Even the exquisite sundews that sit like diamond clusters on the surface of sphagmun bogs, their tiny leaves edged with little spikes each tipped with a globule of sparkling clear "dew," like to many coronets for Titania -- even these are lethal to tiny insects that get stuck and are devoured.
"How cruel Nature is," and Darwin was right: it's not the plant but Nature herself that offends us, or those of us who are (as a wit said) indentured to animals.
"I think the photographer put a bee in that sarracenia for her picture," Slack said, alluding to one of the grand illustrations in his book. "Denied it, of course. But I never saw any other bee on any carnivorous plant. I freed it. Yes. [Downing some more popcorn] Yes."
Slack grew up in England's West Country, all very pastoral, dappled with daisies and sheep and long purples and Arcadian glades suitable for lovers or Shakespeare, who knew those sort of rural paradises well. Shakespeare was uncommon, though, in sensing the earhty sinister aspect of flowers -- their grossness as well as their silken satisfaction -- and it's too bad he never had a good collection of carnivorous plants to muse on, since most of them were introduced to England after his death.
"I had proposed to be a painter," Slack said. "I saw my paintings were frightfully bad and I burned them all. I had to think what to do then to make a living. I turned to garden design, making gardens for people, and merging factories into the landscape.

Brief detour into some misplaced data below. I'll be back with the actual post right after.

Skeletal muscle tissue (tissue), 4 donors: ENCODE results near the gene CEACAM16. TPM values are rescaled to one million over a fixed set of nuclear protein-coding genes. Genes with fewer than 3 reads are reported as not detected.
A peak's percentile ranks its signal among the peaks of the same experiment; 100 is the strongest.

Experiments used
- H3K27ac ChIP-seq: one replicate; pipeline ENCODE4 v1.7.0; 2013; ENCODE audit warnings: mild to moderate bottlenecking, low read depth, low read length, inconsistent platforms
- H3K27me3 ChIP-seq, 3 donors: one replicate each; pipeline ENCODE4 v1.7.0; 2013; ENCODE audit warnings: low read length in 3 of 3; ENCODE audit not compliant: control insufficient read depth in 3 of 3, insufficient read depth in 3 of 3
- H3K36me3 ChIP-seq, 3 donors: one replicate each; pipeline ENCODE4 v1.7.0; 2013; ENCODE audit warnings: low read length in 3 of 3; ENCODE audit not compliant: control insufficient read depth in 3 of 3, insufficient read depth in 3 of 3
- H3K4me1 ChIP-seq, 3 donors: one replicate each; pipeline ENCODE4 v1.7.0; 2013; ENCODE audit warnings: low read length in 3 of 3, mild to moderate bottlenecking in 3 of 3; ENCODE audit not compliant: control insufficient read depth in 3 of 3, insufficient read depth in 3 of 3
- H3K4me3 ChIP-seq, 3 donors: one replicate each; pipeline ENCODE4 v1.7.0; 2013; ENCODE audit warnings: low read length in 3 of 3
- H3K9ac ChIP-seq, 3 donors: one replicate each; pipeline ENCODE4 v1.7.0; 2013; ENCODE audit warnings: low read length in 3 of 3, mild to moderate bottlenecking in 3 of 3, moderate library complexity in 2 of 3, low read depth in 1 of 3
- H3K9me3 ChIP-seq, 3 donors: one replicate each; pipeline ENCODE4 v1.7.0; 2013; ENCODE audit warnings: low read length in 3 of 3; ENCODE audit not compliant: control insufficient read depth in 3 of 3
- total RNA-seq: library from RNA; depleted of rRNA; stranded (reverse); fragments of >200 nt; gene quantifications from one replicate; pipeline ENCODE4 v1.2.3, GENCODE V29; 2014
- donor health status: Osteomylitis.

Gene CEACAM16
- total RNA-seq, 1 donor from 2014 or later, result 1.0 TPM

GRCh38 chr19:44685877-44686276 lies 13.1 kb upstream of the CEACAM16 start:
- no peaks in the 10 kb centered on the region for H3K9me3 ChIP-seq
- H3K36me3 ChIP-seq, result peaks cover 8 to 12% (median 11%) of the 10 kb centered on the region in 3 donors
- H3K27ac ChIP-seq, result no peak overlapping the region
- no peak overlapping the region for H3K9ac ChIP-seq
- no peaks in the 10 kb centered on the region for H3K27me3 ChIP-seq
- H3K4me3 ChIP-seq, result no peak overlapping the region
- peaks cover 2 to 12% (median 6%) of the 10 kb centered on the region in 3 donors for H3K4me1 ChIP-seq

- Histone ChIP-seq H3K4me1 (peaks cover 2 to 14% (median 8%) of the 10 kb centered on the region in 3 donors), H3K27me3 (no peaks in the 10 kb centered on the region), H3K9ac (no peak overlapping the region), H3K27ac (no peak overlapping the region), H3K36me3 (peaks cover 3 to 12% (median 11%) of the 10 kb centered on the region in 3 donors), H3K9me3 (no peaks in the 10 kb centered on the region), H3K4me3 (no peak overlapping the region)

"I can't say just how the carnivorous plants took over. I had my first sundew when I was 18. Yes. A psychoanalyst might -- but I find it a mistake to psychoanalyze. To me there was nothing sinister in these plants, but a most wonderfull beauty and style and specialization. That's it, very beautiful. My collection increased, and I threw thousands of plants away for lack of space. Then a fellow said why not sell them? But there was no demand for them, I had assumed.
"The press in England seemed interested in them, and word spread, and we formed a commercial partnership -- I know you think it dreadful to speak of such things -- which is doing well. We won the Lindley Medal (a coveted silver-gilt award) of the Royal Horticultural Society for a display of these plants. A sarracenia with two trumpet tubes, say, would cost about three pounds ten. I never can remember about pence, how they work out in American money." (About $6.20.)
He downed the last sip of bourbon ("which you pronounce BER-bun, I believe?") with the pleasure one feels at having mastered boomerangs or other outlandish native specialties, and pursed his lips contentedly within the beard. On which not one crumb remained to show that once a cheese sandwich lived and rejoiced in the sun of day.
"It's Nature's Way," he said gently, and it sounded true and irrecoverably sad.